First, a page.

Kids

Dealing with Temper Tantrums

Whether in the middle of the grocery store aisle or in the privacy of your own living room, every parent dreads temper tantrums. Even if your toddler is mild-mannered, at some point, they are bound to throw a fit about something. So, what can you do to prevent this behavior, and how can you put an end to it?

It is important to keep in mind that most professionals and health experts believe that temper tantrums are completely normal and associated with the healthy development of independent thought. But, those experts aren’t going to be there to help you deal with the kicking, screaming, and tears, are they?

It’s easy to be frustrated when you’re trying to deal with these outbursts, but there’s no need to feel like there’s nothing you can do about it. We all want to help our children successfully overcome this phase and support healthy emotional development. And while it would be nice to have a magic wand to make the tantrums go away once and for all, there are several practical tips and techniques to keep in mind that can help both you and your little one.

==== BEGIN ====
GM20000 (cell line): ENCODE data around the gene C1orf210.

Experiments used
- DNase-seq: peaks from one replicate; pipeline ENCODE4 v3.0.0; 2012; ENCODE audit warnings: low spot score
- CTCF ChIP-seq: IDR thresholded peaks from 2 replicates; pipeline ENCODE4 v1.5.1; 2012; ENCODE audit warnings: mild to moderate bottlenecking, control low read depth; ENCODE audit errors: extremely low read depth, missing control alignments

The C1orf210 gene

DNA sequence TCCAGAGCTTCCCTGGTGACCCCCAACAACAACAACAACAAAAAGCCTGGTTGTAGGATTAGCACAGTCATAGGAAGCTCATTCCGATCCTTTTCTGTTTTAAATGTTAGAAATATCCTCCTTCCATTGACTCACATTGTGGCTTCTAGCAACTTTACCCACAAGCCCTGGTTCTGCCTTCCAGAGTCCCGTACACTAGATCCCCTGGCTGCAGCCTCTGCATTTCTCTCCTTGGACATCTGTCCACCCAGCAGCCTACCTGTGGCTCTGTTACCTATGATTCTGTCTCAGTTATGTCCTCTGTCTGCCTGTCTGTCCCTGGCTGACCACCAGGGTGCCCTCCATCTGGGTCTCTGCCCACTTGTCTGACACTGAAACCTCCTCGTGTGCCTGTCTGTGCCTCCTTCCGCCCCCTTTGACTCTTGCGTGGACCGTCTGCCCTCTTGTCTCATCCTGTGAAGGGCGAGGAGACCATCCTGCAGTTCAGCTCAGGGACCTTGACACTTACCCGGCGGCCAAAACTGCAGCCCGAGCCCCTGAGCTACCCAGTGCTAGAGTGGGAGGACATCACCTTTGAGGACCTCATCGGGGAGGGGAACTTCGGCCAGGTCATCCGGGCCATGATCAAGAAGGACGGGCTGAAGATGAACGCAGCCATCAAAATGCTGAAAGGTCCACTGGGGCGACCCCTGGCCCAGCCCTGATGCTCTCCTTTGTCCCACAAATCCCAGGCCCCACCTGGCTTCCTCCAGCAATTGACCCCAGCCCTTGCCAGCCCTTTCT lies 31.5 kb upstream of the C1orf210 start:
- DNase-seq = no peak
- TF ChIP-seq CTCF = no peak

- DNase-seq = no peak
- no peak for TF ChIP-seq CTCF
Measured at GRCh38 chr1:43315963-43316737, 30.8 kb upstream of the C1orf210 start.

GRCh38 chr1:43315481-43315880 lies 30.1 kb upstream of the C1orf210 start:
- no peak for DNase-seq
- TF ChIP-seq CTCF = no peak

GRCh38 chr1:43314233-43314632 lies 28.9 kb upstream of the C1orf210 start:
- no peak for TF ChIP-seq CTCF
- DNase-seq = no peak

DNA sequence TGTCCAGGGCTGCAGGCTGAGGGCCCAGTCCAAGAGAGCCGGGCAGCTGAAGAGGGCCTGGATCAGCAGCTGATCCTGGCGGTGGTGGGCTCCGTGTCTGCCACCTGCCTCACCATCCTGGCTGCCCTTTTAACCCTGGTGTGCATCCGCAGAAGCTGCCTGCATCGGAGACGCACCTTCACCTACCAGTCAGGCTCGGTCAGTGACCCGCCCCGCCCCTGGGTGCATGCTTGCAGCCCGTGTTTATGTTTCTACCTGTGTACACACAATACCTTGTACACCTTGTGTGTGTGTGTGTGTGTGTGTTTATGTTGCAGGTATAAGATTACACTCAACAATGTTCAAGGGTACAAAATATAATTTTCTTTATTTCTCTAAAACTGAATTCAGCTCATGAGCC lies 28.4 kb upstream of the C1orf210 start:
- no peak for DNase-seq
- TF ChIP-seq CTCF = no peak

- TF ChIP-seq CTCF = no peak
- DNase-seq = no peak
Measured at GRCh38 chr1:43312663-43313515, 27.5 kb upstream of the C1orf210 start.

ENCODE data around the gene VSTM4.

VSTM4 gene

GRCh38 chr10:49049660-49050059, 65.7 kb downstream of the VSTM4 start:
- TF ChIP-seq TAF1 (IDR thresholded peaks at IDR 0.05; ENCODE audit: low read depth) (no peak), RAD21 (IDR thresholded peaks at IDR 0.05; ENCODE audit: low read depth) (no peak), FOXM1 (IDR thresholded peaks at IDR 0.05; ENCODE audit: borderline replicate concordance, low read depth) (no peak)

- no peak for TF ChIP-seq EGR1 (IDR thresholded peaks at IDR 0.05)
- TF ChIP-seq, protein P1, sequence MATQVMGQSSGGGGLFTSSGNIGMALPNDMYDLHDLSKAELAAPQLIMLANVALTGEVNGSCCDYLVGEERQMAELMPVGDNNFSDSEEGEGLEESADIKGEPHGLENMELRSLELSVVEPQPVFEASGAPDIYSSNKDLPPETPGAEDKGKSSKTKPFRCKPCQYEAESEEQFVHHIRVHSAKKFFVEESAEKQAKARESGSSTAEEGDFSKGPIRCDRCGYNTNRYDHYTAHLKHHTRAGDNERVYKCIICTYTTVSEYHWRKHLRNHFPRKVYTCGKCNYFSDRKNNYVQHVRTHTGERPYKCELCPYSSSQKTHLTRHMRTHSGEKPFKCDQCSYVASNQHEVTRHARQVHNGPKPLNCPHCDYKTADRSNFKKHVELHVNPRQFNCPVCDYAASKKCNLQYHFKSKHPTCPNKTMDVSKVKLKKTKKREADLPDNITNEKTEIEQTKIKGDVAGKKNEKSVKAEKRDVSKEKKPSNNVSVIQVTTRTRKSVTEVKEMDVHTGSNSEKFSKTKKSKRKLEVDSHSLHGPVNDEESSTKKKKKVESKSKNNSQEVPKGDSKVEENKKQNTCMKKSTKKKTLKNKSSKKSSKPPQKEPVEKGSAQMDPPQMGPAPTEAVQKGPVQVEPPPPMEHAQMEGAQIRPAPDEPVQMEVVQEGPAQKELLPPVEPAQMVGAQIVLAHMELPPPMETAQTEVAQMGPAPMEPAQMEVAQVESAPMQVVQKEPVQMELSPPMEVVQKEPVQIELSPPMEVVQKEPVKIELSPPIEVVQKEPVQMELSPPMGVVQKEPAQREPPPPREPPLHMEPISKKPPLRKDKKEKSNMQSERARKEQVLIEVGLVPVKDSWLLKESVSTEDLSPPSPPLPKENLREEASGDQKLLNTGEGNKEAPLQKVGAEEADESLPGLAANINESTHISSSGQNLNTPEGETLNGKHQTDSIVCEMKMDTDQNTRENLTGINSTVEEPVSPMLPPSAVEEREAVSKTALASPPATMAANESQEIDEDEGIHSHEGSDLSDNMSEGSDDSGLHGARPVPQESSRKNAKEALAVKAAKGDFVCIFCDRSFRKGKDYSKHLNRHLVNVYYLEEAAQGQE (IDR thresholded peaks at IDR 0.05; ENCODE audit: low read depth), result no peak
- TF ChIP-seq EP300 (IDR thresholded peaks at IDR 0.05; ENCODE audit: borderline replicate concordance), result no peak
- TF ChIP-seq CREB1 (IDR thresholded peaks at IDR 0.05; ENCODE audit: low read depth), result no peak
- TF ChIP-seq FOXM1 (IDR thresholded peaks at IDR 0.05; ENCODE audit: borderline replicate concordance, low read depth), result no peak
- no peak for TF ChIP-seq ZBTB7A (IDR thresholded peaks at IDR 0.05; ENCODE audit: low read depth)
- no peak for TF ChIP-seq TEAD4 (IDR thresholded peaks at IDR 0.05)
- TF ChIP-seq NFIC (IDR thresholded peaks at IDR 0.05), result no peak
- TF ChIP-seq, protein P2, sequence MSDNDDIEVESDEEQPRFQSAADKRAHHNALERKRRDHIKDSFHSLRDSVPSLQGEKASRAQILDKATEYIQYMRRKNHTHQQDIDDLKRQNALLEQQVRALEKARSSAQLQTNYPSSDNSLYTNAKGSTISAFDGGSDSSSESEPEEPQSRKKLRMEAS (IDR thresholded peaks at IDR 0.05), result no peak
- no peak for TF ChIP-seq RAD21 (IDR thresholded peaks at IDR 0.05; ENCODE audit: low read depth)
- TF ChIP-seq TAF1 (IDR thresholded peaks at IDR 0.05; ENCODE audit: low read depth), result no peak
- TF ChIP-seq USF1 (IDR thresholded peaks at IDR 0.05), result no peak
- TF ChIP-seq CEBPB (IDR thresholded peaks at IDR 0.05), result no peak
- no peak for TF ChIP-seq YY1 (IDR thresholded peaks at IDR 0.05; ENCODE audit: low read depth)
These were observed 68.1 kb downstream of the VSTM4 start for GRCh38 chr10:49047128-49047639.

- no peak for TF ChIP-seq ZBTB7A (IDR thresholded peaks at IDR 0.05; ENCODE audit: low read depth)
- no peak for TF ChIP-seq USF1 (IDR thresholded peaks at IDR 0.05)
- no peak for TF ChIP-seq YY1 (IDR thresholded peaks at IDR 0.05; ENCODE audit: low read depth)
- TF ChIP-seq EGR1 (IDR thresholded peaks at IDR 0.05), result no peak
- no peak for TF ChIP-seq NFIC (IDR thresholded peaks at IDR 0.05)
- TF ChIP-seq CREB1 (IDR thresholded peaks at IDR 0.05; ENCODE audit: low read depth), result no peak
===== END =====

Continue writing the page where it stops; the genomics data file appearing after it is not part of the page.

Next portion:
Triggers
Pay attention to the things that trigger a tantrum in your child, and try to avoid them. Do they become extra emotional when they are tired? Is there a particular activity that prompts emotional outbursts?

Time-outs
Placing the child in isolation for a few minutes (depending on their age and level of maturity) can often diffuse an emotional situation and help them to get over their anger.

Talk
For many toddlers, tantrums are a way to get attention. With older children, it can be helpful to talk about their feelings and learn why they are acting out. With a parent’s undivided attention, many toddlers quickly calm down and the situation can be easily resolved.

In the end, most experts will tell you that the best way to deal with tantrums is by avoiding them in the first place. Easier said than done, you say? By paying attention to triggers and enforcing immediate consequences for inappropriate behavior, you can help to ensure that tantrums don’t become a habitual way for your toddler to get your attention.

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